pp. 1, 6-8 in Immigration Review no. 31, Spring 1998
The stated goal of the Freedom from Religious Persecution Act, sponsored by Rep. Frank Wolf (R-Va.) and Sen. Arlen Specter (R-Pa.), is to help eradicate religious persecution around the world. Except for the specific case of Sudan, however, it imposes rather weak economic sanctions on countries found to be persecuting individuals because of their religious affiliation. In addition, those sanctions, such as they are, can be waived by the President at any time.
By contrast, the bill contains refugee and asylum provisions that could be significant. The bill authorizes a new State Department office to certify religions around the world whose adherents are persecuted — Christians in militant Islamic states and communist countries, notably China, are likely first candidates for such certification.
Members of the certified religion need not prove or even claim they are persecuted to be considered for refugee admission. They need merely "credibly claim" membership in the certified religion. U.S. officials seeking to bar such an individual from consideration, on the other hand, would be required to furnish an extensive, documented refutation of the applicant's claim with an opportunity for the applicant to challenge the denial. More documentary evidence is required to disprove a claim for refugee or asylee admission than is needed to prove one. Moreover, those managing to get to American shores without proper documents could use the same flexible legal criteria in making their case for asylum.
American Christian groups maintain that, without such a law, persecuted Christians will remain a small percentage of refugees resettled in the United States, even though Christians today constitute the world's largest persecuted religious community. They have a point. Group preferences and family chain migration have replaced flight from state persecution as the criterion for admission for most refugees to the United States. Practically the only way to extend the reach of the program is to add more preferred groups. From the bill's inception, the human rights community has been the scene of an embarrassing public fight over whether the bill is sufficiently "inclusive." The bill originally singled out Christians for special consideration but was quickly changed to cover members of any religion. Still, today the only public criticism of the refugee and asylum provisions is that they represent a "hierarchy of human rights" by mentioning religion at all. "The victims of torture, threatened assassination, female genital mutilation, and other horrors would get shorter shrift," writes Anthony Lewis of The New York Times. This is a disingenuous argument at best since our entire refugee policy is about a "hierarchy of human rights," with refugee law and federal rules extending extraordinary immigration privileges to at least 15 specific ethnic and/or religious groups.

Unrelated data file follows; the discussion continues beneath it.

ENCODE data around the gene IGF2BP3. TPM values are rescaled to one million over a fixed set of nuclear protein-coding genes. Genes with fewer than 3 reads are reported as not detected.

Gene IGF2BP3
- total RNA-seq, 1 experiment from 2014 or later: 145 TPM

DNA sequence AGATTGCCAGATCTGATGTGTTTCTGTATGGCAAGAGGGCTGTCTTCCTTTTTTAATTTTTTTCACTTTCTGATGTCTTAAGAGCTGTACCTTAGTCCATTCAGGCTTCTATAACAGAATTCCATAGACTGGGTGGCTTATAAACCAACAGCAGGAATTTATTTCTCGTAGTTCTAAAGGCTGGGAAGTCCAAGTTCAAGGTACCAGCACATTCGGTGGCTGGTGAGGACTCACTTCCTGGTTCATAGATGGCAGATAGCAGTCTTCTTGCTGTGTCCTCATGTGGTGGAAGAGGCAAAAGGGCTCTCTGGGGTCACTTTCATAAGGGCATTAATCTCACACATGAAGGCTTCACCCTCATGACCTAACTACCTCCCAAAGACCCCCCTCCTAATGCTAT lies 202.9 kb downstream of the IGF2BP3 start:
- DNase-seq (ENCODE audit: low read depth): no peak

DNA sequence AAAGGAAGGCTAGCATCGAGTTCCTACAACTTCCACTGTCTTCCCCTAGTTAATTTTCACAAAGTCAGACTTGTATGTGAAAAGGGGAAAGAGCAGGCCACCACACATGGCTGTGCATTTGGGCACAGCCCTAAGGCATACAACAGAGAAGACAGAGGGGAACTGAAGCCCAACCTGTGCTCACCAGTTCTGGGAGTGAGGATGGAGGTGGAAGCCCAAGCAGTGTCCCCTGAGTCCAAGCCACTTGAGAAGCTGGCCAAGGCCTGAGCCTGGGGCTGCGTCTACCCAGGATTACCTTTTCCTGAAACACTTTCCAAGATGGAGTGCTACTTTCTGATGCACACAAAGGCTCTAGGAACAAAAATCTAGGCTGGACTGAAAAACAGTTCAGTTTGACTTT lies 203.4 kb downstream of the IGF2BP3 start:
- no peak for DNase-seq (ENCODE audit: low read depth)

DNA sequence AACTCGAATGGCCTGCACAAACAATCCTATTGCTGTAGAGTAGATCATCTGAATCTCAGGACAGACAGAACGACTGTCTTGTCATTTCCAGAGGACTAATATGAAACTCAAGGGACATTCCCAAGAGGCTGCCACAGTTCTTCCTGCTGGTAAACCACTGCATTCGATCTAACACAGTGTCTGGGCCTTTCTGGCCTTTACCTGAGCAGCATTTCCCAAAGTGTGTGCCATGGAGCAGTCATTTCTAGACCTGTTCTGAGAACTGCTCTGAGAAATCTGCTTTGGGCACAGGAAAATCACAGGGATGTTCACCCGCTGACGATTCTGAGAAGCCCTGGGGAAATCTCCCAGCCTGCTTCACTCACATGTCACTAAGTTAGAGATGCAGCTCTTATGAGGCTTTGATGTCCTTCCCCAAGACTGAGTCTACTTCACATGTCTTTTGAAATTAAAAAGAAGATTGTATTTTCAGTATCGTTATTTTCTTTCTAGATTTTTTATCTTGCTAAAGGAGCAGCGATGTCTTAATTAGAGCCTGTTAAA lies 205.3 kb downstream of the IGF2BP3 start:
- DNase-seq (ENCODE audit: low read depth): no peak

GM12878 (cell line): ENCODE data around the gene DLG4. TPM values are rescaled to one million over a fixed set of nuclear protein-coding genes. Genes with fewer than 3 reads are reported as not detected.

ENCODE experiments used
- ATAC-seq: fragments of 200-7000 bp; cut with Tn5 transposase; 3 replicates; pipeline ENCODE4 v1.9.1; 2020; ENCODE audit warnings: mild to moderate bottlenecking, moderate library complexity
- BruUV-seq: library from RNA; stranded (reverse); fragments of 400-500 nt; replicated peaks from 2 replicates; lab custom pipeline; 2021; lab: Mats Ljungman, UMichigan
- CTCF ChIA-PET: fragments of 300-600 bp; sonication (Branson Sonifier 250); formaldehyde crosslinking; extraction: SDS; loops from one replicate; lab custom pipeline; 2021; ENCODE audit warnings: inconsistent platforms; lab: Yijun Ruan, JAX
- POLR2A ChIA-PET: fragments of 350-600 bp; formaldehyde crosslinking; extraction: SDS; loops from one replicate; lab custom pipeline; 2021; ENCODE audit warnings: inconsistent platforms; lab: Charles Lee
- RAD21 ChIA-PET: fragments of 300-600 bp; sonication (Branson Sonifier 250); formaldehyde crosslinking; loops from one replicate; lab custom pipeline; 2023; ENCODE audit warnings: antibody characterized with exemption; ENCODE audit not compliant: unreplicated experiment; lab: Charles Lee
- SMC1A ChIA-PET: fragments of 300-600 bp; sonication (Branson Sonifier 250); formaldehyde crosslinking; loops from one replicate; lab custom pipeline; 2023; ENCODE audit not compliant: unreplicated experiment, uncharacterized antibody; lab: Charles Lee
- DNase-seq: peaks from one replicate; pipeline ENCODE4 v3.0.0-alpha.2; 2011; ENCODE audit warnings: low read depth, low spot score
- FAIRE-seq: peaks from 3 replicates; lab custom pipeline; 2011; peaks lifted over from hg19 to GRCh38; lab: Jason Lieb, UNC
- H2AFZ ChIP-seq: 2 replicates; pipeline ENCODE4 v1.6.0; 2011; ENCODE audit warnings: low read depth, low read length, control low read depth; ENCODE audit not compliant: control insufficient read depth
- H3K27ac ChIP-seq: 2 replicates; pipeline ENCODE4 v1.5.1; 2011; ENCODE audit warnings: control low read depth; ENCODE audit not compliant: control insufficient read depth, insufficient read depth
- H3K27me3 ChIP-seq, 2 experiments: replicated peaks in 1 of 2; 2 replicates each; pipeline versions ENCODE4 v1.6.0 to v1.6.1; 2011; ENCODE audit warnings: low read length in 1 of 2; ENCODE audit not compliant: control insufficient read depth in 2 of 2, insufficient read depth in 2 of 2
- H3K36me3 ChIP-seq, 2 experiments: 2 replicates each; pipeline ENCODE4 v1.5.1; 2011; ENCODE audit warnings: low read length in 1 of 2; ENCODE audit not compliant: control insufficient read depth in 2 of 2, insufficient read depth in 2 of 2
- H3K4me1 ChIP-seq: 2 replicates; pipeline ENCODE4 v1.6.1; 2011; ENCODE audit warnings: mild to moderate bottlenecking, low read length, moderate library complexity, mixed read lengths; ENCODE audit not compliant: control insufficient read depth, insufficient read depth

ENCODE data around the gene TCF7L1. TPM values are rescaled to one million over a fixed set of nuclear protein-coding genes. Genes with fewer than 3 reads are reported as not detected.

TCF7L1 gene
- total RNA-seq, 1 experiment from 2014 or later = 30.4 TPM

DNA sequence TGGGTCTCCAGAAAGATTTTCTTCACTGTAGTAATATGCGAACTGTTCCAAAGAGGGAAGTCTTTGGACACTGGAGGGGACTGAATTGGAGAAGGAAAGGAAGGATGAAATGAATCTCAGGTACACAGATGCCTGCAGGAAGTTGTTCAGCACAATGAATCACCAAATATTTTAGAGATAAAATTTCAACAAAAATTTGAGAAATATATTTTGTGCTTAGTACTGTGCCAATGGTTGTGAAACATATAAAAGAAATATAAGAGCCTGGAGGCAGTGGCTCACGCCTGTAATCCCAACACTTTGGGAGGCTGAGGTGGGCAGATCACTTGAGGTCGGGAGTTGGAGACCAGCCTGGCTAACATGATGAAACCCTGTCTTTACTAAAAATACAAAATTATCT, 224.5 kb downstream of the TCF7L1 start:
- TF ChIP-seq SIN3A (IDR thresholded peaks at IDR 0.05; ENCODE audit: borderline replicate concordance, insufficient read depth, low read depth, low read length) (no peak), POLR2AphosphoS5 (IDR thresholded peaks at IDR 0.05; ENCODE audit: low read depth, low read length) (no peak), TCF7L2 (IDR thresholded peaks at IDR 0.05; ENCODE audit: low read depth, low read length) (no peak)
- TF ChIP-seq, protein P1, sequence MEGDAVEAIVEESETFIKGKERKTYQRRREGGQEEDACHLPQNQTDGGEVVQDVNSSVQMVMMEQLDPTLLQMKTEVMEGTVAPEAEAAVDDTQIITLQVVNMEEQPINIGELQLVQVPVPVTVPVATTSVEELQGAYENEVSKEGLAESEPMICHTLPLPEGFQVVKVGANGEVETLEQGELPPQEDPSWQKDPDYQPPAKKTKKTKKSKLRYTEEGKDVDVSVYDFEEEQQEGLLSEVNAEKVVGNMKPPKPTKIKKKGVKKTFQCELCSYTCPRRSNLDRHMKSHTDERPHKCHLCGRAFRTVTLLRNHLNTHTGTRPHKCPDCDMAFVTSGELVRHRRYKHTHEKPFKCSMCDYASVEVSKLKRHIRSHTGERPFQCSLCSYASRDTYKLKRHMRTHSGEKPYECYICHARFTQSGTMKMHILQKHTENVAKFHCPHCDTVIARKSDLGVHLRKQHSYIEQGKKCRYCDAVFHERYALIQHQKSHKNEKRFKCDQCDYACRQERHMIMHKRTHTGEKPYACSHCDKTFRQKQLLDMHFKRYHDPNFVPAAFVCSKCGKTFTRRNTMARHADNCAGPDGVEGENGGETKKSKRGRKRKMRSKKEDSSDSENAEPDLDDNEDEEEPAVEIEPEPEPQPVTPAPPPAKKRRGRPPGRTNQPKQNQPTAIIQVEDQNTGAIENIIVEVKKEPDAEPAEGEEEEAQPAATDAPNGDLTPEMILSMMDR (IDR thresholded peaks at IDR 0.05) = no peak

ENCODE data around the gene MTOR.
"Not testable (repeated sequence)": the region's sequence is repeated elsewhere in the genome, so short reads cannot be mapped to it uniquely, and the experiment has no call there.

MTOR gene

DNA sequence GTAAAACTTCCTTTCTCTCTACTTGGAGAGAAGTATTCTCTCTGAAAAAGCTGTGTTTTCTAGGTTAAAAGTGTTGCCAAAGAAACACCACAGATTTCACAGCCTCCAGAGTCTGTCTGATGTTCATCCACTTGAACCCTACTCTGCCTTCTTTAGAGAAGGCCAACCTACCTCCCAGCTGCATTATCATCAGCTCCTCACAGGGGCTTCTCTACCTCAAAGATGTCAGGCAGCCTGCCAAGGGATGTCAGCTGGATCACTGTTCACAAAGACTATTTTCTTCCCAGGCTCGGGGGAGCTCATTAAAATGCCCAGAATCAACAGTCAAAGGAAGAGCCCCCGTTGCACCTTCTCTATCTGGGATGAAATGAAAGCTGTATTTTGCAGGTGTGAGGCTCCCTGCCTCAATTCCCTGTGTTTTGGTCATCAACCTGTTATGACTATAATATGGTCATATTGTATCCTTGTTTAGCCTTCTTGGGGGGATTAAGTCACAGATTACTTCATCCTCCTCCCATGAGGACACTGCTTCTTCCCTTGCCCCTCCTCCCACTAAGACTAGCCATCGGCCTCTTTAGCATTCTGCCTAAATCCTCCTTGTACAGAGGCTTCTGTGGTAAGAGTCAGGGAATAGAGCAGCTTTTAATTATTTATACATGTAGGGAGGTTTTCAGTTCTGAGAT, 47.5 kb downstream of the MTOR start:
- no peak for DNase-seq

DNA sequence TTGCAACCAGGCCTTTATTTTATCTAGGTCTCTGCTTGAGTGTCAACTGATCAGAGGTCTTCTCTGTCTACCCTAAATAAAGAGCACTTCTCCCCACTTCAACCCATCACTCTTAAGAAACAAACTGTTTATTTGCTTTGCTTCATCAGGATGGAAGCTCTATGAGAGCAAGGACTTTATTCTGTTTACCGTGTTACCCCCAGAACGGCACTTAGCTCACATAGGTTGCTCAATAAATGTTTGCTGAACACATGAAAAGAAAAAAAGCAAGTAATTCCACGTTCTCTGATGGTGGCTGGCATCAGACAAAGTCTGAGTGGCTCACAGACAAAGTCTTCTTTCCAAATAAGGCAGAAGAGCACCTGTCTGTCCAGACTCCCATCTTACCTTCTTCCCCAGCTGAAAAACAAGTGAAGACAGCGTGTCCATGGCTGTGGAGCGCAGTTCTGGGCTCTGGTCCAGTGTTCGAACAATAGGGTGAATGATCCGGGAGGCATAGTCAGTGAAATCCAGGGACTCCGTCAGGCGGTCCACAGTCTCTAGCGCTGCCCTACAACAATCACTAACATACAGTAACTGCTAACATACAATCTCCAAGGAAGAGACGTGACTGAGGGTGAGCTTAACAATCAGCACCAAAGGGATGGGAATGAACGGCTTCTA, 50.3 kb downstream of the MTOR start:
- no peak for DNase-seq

|(a) CREDIBLE FEAR OF PERSECUTION DEFINED. — Any alien who can credibly claim membership in a persecuted community found to be subject to category 1 or category2 persecution in the most recent annual report sent by the Director of the Office of Religious Persecution Monitoring to the Congress under section 6 shall be considered to have a credible fear of persecution within the meaning of section 235(b) (1)(B)(v) of the Immigration and Nationality Act.|
The argument of conservative Christian groups that persecuted Christians are being ignored in favor of "trendy" humanitarian causes and preferred groups also needs comment. In 1997, Christian Evangelicals from the former Soviet Union equaled Soviet Jews in numbers admitted as refugees. Together, these two groups account for approximately 26,000 refugee admissions. So far in 1998, evangelicals are the leading refugee group from the former Soviet Union. This makes this group of Christians the third-largest group admitted by the U.S. refugee program after Cubans and Yugoslavs, even though very few would meet even the loosest standards for a claim of international protection.
Fighting religious persecution has enormous editorial page appeal. The bill garnered rave reviews from celebrity pundits even before it was unveiled and may yet become a major foreign policy crusade. It was the main legislative priority of the Christian Coalition last Fall and had the support of much of the human rights and religious community, including the National Conference of Catholic Bishops, the Hebrew Immigrant Aid Society, and the U.S. Committee for Refugees. Despite this and the backing of House and Senate Republican leadership, the bill stalled because of opposition from business and the Clinton administration regarding trade restrictions. There had been no discussion of possible effects on refugee and asylee flows and likely there never will be. The New York Times magazine, for example, ran a long article on the bill in December 1997 that didn't even mention the refugee and asylum clauses in the bill. A new version of the bill, with broadened presidential authority to waive trade sanctions, will be debated on the House floor in April.